Dominique Campbell

Status:

Major: 
English
Mentor: 
Dr. Kyle Jensen
Research Topic: 
Judging as a Woman: The Rhetorics of Fairness in the Supreme Court Vetting Process
Abstract:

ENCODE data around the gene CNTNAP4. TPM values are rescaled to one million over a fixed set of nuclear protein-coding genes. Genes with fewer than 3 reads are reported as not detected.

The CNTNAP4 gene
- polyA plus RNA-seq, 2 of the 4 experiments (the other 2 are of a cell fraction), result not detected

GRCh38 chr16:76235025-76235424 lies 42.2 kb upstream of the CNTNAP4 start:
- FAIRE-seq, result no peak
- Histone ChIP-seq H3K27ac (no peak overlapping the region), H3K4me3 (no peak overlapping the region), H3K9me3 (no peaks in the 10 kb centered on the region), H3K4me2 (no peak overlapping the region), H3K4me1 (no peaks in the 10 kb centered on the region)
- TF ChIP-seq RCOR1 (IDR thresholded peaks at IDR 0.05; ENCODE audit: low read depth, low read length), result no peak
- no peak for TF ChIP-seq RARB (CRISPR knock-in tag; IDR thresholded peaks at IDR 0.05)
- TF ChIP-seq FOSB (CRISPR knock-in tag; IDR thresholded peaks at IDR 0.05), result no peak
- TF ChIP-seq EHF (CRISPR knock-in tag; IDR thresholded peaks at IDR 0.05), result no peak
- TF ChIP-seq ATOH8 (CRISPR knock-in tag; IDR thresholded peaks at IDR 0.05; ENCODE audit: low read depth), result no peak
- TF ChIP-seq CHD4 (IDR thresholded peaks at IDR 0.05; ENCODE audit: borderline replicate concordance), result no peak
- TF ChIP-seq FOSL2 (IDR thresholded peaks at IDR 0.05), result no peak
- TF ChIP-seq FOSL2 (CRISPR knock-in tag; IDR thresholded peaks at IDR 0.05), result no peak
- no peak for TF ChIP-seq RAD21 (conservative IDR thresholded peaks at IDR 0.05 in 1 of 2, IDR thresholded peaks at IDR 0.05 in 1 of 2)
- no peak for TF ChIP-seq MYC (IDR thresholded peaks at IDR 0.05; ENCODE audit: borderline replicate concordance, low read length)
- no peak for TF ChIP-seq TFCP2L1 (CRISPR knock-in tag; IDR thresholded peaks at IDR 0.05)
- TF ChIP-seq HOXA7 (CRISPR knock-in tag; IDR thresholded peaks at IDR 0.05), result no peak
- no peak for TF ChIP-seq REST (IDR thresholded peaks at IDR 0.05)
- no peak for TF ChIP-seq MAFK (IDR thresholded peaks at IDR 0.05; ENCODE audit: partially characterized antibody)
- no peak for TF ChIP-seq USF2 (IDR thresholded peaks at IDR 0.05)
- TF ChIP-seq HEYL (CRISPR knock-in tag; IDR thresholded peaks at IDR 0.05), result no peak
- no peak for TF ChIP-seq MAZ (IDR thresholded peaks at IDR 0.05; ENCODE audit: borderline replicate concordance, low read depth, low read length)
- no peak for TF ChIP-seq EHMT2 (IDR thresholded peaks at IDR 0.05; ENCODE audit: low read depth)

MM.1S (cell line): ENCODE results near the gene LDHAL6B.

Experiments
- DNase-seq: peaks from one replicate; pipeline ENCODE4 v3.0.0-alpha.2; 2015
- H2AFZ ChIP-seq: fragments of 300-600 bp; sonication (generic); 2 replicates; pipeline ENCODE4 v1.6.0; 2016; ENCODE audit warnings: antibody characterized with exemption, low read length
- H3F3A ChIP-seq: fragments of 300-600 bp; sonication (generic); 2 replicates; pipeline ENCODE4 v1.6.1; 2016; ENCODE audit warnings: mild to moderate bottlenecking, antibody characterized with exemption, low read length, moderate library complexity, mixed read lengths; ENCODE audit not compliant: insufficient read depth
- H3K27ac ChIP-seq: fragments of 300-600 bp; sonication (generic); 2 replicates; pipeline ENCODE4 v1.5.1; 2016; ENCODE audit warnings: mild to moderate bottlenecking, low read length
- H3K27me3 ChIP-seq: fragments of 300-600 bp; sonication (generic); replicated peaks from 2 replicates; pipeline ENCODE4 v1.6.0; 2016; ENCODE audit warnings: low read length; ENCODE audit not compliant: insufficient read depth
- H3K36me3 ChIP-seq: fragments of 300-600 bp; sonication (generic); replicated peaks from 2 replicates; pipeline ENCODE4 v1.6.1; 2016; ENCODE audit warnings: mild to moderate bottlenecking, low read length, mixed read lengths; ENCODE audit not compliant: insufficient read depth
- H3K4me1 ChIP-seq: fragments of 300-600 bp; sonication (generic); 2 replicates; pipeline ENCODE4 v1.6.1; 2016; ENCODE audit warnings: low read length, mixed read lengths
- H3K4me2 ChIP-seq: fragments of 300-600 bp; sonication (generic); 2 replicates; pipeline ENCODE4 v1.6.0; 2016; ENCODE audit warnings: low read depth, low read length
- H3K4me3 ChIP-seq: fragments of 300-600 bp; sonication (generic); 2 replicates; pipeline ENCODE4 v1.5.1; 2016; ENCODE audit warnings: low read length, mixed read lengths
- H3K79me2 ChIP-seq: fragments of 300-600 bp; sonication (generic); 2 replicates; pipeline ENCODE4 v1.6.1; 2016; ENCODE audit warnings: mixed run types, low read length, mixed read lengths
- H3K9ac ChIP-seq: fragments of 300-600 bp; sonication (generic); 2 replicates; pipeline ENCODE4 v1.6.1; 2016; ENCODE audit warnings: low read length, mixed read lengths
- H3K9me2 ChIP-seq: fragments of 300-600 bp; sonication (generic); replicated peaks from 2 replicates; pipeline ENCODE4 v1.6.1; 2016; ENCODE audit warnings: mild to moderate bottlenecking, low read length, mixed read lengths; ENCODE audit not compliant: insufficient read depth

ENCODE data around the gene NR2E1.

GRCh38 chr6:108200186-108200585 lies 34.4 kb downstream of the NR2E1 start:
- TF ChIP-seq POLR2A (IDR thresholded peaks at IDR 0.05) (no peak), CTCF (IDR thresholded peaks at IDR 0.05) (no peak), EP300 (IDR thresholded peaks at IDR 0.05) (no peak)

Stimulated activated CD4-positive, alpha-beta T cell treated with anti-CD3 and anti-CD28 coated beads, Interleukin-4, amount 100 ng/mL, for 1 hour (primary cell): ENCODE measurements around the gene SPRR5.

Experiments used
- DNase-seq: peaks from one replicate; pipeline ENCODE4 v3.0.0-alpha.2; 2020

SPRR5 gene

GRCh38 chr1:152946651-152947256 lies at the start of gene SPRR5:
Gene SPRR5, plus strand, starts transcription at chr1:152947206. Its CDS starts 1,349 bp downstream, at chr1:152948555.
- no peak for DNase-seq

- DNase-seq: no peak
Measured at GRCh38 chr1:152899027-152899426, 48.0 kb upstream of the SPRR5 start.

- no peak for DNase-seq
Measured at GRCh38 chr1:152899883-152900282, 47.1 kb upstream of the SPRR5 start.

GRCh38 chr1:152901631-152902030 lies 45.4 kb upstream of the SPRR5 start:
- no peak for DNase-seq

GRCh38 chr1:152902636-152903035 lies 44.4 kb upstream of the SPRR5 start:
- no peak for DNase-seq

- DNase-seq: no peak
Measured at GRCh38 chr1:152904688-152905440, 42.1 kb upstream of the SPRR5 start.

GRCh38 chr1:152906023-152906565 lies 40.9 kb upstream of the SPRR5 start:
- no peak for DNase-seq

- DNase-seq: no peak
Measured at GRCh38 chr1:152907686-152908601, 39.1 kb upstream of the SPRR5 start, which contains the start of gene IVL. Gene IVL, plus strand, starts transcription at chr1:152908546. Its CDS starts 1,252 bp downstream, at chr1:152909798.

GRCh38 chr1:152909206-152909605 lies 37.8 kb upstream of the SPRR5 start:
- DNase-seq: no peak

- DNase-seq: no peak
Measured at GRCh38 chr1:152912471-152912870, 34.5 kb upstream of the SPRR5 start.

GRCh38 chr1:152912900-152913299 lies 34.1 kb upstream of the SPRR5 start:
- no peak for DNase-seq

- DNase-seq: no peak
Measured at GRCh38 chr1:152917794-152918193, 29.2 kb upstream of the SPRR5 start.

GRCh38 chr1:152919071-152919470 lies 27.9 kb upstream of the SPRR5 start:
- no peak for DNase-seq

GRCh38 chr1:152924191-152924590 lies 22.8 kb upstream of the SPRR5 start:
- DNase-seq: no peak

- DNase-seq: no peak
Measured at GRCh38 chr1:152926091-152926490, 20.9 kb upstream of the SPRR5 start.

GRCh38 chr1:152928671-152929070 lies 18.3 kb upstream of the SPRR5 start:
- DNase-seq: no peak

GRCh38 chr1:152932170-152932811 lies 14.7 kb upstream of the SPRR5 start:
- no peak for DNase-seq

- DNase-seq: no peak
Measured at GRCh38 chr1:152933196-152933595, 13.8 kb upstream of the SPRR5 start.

During the Supreme Court vetting process, Senators conduct hearings to determine who they deem suitable to serve lifetime appointments and rule on cases that determine the laws of our country. Considering that these Senators are elected representatives of the American people, by studying the vetting process we can gain insight into the core values of the American society. Although there are a plethora of values one could focus on to evaluate our society, I chose to focus on gender by first conducting a rhetorical analysis of Elena Kagan’s confirmation hearing, and then continue this research by conducting a rhetorical analysis of Samuel Alito’s confirmation hearing as well. The content of these hearings reveals that gender does in fact play a role in the confirmation process. Not only is gender a present force in these hearings, but gender is also connected to fairness in a way that exemplifies the underlying (un)fairness of the confirmation process. As intended participators in this process it is imperative that we critically evaluate the role gender plays in this vetting process.